A city south of Edmonton is still hoping a construction and sewer project will be completed by this fall.
While most of the water and sewer installations are complete, there are still several feet that needs to be done. The sanitary sewer installation is much deeper than the water pipes, which are 16 feet deep and nine feet deep, respectively.
All the pipework replacement have been necessary due to the age of the pipes and also “settlement” of them in some places.
The city is planning to use the cured in-place-pipe (CIPP) method for some projects. The CIPP method consists of a resin-saturated felt tube made of polyester, fiberglass cloth or a number of other materials suitable for resin impregnation, which is inverted or pulled into a damaged pipe. It is usually done from the upstream access point (manhole or excavation). It is possible to invert the liner upstream (e.g. from the downstream access point) but this carries greater risk. It is possible to install a liner from the downstream access point, upstream to a blind end, however, this carries the highest risk of all the CIPP installation methods. Little to no digging is involved in this trenchless process, making for a potentially more cost-effective and less disruptive method than traditional “dig and replace” pipe repair methods.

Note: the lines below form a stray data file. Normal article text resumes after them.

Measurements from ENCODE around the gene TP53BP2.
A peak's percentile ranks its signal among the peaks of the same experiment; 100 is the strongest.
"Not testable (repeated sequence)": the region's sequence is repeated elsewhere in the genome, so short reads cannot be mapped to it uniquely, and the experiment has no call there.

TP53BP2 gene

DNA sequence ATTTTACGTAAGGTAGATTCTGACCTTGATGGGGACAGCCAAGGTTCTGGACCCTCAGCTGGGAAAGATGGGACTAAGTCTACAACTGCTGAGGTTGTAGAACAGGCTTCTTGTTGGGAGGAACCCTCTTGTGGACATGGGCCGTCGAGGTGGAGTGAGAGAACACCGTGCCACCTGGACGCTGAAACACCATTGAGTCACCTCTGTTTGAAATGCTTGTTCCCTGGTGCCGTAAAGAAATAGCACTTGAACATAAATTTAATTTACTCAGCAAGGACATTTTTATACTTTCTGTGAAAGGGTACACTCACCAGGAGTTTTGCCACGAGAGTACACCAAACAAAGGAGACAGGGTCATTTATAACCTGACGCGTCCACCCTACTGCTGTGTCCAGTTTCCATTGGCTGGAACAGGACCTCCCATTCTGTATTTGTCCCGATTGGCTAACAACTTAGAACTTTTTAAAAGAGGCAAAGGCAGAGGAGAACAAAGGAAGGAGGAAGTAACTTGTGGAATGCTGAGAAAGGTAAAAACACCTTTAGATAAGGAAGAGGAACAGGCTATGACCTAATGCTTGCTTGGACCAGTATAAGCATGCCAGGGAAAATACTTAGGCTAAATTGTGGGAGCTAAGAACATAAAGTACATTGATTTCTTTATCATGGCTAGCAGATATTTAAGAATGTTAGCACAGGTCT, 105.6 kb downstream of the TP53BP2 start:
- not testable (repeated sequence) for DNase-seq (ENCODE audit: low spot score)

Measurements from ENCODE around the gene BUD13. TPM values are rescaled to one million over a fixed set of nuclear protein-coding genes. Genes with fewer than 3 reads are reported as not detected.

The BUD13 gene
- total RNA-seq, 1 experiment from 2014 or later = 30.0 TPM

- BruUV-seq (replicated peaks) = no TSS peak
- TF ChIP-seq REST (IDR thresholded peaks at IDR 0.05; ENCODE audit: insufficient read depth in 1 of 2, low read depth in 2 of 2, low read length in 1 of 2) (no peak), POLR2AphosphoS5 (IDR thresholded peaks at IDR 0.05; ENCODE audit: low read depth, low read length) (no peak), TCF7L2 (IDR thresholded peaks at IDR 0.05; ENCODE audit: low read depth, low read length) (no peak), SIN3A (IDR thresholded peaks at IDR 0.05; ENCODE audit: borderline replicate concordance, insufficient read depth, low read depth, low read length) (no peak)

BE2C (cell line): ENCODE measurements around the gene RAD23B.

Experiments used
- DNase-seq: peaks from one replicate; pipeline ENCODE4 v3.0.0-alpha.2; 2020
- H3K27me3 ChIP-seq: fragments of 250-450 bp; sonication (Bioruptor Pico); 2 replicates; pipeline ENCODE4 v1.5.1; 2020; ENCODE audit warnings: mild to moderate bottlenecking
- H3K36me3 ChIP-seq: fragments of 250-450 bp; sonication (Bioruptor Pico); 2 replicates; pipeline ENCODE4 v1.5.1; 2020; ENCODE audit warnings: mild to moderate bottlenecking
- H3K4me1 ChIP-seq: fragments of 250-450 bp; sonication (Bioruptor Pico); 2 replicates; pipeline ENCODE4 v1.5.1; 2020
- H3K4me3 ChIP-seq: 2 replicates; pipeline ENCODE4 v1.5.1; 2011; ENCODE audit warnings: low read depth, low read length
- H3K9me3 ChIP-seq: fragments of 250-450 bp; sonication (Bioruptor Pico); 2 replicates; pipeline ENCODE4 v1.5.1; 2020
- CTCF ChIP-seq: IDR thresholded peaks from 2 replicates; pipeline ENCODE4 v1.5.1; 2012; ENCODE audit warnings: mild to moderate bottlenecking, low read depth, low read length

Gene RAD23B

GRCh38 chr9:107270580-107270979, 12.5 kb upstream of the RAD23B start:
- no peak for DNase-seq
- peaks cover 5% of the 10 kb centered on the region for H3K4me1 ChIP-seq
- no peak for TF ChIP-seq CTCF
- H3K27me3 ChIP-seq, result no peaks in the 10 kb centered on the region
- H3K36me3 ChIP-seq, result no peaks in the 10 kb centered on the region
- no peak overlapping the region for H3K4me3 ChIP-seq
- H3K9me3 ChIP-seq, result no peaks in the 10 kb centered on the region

Barring any delays, it should all be completed by fall 2019.
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